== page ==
Bob understood, thanked Pete, and knew he would call the referral the next day. He phoned his wife to see if she felt safe enough for him to come home, and she didnât. So they agreed he would stay at a hotel for the night and call her the next day after his first appointment with the therapist. The therapist explained to Bob that when you have witnessed abuse as a child and been abused during childhood, the experience and the feelings from the childhood experience live on in your unconscious and can be triggered by anything. Something blatant like a personâs actions, look, or words. Something ever so subtle, like the way a person breathes. Or something in the situation. For Bob, for example, being at home with his wife and 4 children and under so much pressure at work and then at home every day … he had begun to feel trapped. On that unanticipated and frightening night, Bob couldnât contain the feeling of trappedness any longer.
As the feelings of trappedness opened, Bobâs yelling and smack opened, also … along with the memory of daddyâs abuse and all that came with it … including all the feelings and all the memories Bob carried within him. Not the least of those memories and feelings was Bobâs feeling trapped as a little boy, and his witnessing his mother and his siblings feeling trapped, too.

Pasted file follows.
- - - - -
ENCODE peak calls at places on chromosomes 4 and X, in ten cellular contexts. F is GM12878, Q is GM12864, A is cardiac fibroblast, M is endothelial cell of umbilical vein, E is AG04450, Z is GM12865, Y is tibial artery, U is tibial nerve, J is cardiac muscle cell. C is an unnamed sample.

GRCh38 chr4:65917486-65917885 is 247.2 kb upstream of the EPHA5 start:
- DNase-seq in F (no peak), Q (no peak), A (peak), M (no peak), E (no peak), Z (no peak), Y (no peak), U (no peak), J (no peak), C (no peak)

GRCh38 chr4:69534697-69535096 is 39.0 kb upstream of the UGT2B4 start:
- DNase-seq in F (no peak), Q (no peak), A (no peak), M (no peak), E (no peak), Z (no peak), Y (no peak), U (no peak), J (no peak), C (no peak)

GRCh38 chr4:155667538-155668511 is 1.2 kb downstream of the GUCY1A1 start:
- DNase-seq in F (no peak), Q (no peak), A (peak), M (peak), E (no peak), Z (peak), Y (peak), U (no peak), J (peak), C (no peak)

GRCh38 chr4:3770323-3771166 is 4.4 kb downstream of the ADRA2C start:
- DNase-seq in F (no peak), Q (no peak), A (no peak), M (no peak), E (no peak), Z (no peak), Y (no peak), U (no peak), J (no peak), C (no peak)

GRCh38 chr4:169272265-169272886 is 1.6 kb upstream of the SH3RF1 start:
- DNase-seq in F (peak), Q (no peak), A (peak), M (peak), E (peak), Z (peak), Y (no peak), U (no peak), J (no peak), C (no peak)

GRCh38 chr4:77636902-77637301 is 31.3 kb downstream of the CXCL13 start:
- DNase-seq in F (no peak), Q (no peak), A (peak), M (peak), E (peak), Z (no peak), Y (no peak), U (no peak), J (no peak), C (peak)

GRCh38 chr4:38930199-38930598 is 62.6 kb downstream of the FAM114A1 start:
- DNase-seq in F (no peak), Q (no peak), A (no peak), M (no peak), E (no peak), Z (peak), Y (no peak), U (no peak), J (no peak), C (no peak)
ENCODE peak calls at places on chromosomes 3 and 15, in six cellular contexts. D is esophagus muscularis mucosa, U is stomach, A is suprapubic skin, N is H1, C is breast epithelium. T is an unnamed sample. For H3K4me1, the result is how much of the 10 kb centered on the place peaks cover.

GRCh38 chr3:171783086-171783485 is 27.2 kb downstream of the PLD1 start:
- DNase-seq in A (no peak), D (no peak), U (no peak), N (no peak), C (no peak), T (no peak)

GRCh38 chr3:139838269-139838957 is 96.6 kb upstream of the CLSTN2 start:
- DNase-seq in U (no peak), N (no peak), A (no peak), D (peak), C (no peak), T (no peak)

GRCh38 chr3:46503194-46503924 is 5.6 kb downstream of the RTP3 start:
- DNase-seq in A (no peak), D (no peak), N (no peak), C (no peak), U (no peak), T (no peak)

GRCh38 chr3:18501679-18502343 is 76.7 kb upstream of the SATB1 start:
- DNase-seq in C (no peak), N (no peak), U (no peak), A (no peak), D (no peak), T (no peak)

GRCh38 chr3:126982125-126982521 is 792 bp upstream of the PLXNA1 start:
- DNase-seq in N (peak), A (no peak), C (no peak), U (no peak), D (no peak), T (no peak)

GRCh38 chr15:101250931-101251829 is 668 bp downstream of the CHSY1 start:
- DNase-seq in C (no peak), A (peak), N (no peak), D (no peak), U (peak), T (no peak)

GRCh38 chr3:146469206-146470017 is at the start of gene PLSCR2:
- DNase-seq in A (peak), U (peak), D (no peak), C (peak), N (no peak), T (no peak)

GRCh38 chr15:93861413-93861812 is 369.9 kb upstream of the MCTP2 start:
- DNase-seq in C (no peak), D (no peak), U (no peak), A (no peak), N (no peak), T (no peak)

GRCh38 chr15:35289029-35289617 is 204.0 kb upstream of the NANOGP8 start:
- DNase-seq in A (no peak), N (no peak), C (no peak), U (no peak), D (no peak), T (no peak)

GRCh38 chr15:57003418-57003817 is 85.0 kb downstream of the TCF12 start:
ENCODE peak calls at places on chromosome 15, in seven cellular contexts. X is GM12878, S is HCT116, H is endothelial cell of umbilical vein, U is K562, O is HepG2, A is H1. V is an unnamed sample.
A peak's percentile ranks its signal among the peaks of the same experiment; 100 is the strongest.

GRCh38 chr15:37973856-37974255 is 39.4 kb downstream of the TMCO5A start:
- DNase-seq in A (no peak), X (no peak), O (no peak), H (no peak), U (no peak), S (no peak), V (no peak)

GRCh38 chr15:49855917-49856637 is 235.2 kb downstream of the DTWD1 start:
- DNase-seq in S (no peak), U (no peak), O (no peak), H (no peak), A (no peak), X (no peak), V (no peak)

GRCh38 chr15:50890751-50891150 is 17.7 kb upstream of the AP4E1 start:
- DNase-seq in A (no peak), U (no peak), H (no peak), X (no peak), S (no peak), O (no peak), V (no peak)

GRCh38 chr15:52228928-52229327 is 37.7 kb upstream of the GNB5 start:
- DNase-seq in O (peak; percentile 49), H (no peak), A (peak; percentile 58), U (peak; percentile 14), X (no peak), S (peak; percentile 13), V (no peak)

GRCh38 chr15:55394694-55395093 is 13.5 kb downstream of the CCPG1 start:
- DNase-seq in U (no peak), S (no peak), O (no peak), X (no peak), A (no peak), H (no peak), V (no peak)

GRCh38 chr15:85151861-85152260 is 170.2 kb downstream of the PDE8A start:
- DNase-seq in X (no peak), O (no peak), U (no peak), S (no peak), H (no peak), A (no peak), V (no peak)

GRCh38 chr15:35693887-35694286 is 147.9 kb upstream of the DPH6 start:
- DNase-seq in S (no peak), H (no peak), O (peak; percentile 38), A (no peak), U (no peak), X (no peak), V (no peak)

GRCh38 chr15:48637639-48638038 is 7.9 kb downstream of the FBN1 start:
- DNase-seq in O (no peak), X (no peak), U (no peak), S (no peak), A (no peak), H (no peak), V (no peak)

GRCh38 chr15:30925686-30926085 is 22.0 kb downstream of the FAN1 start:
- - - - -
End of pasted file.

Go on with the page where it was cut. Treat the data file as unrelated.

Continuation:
While Bob stayed in therapy and worked through the healing within him, he and his wife and children got the help to repair the damage he had created in the family.
In my example, Bob could have been male or female, any age (and getting younger all the time), of any race, any religion or no religion at all, with a heritage from any country in the world, of any economic standing, with any sexual orientation …
In other words, anybody who has been wounded in any way will unconsciously bring that wounding into his/her life and re-create or re-enact the ancient wounds in some way. Each time a reenactment occurs it is an opportunity to stop the vicious cycle.
Each time a choice is made â consciously or unconsciously â the person is making a choice whether to use the reenactment and the pain it causes (the poison) as a gateway for healing (the medicine). Choosing not to use the poison as medicine will bring about another reenactment, likely escalated to some degree. Choosing to utilize the poison as medicine, will help to start healing the vicious cycle, the reenactments and the wounds at the root.
In the example of Bob, he chose purposefully and healingly to step out of the vicious cycle. If he hadnât … the vicious cycle would likely have escalated and escalated until he was violent with his wife again and again, and perhaps his children, too.
And then his children might have grown up like him and unconsciously re-created those early experiences and so ended up in situations where they were either abusive and violent or perhaps being the one abused and battered. This would then be passed down generation after generation, as it actually already had been. The escalation would continue until someone somewhere down the lineage stopped it by doing his/her own inner healing work related to the abuse, the being abused, and the terror.